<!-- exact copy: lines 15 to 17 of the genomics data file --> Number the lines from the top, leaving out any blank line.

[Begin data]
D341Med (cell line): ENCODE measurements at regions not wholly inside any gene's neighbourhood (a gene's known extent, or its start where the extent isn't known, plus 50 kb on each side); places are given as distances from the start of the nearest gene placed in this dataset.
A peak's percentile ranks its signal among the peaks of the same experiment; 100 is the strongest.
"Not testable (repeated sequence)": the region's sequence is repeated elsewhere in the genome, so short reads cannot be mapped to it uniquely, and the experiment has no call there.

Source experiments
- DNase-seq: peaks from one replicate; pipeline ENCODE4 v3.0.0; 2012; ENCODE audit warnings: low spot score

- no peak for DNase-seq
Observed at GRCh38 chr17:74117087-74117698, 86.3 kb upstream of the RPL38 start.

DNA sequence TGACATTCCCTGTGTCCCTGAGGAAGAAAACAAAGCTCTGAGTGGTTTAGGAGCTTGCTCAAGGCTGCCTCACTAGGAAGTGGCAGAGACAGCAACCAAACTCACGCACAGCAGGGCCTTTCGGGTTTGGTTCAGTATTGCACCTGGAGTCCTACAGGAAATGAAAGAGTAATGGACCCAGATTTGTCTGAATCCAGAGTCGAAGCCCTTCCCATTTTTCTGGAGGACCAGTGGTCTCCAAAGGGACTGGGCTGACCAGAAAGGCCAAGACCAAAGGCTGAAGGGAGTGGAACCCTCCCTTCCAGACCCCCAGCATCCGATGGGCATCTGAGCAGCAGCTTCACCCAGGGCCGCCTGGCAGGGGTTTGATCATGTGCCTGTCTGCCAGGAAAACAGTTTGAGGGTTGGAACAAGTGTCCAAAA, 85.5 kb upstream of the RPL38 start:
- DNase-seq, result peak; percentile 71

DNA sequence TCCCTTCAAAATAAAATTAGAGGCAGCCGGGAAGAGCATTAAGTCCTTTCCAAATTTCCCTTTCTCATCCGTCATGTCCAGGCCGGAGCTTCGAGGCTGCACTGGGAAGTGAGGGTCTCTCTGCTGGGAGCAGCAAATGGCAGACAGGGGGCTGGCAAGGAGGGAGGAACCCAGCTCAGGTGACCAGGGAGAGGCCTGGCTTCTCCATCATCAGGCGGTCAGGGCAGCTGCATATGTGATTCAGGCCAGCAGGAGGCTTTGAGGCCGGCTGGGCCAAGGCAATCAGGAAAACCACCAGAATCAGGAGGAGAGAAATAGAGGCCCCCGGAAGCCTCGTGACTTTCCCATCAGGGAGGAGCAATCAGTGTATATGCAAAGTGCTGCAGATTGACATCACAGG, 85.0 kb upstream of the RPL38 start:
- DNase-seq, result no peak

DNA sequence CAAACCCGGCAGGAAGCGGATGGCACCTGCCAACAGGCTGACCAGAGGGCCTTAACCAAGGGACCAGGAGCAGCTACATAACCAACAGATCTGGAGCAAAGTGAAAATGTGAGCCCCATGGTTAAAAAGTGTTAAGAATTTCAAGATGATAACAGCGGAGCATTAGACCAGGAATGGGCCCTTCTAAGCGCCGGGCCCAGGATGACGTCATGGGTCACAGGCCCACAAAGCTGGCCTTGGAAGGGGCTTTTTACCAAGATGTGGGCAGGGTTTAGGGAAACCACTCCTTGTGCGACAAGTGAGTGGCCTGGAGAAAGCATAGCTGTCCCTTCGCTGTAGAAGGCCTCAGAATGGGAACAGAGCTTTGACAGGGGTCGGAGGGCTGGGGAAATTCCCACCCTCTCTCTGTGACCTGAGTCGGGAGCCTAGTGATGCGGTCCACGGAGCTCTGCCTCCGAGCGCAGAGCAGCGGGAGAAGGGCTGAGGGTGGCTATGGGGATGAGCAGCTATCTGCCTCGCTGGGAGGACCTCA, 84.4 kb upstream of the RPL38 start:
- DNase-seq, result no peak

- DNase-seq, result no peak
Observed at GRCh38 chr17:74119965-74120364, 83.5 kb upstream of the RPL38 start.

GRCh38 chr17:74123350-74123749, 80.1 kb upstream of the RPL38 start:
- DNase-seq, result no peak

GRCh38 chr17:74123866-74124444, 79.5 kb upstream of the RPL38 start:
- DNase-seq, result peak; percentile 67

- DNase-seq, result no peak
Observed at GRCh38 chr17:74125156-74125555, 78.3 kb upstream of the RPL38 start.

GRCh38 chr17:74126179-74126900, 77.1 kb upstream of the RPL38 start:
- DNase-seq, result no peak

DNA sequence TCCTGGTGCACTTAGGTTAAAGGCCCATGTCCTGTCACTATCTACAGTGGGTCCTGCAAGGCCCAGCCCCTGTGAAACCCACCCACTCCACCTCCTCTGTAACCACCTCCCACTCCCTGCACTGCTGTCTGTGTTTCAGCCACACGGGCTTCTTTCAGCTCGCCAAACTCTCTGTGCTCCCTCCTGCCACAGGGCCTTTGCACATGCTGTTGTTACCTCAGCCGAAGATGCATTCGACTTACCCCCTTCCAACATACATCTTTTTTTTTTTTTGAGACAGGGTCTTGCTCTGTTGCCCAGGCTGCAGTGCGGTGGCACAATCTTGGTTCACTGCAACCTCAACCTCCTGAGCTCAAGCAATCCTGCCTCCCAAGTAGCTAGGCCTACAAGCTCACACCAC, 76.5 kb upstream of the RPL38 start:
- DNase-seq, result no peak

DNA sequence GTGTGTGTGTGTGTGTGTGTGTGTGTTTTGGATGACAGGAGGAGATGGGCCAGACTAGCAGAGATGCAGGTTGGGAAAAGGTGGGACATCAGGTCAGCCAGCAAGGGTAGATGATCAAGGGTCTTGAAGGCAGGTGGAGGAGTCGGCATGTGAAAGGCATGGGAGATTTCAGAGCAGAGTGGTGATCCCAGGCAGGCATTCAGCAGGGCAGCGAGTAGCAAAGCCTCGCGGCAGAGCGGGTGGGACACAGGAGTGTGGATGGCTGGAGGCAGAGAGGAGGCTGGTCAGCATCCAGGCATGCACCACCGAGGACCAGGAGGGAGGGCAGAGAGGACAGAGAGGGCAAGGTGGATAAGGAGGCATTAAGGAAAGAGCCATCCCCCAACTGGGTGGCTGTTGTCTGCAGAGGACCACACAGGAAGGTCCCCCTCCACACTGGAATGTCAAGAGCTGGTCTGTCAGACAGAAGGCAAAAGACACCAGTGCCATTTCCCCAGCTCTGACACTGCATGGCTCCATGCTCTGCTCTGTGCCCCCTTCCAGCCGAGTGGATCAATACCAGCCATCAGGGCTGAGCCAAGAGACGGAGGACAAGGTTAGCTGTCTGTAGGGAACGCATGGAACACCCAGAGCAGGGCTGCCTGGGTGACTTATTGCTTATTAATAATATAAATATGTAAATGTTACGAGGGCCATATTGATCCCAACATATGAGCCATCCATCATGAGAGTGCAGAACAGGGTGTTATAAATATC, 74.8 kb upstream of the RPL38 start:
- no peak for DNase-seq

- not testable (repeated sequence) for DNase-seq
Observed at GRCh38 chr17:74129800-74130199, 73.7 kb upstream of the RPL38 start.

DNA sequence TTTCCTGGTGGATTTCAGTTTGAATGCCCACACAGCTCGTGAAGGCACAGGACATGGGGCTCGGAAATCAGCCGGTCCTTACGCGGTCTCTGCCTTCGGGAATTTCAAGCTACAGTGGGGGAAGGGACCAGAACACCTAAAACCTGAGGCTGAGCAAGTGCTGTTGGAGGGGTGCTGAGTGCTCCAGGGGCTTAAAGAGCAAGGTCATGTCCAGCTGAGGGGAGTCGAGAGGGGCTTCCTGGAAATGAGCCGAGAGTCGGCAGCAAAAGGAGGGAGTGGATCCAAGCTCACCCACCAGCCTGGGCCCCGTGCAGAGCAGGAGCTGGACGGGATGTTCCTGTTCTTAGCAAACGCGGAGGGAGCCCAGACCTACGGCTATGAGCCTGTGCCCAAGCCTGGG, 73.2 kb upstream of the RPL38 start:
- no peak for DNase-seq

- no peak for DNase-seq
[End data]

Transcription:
Observed at GRCh38 chr17:74119965-74120364, 83.5 kb upstream of the RPL38 start.

GRCh38 chr17:74123350-74123749, 80.1 kb upstream of the RPL38 start:
- DNase-seq, result no peak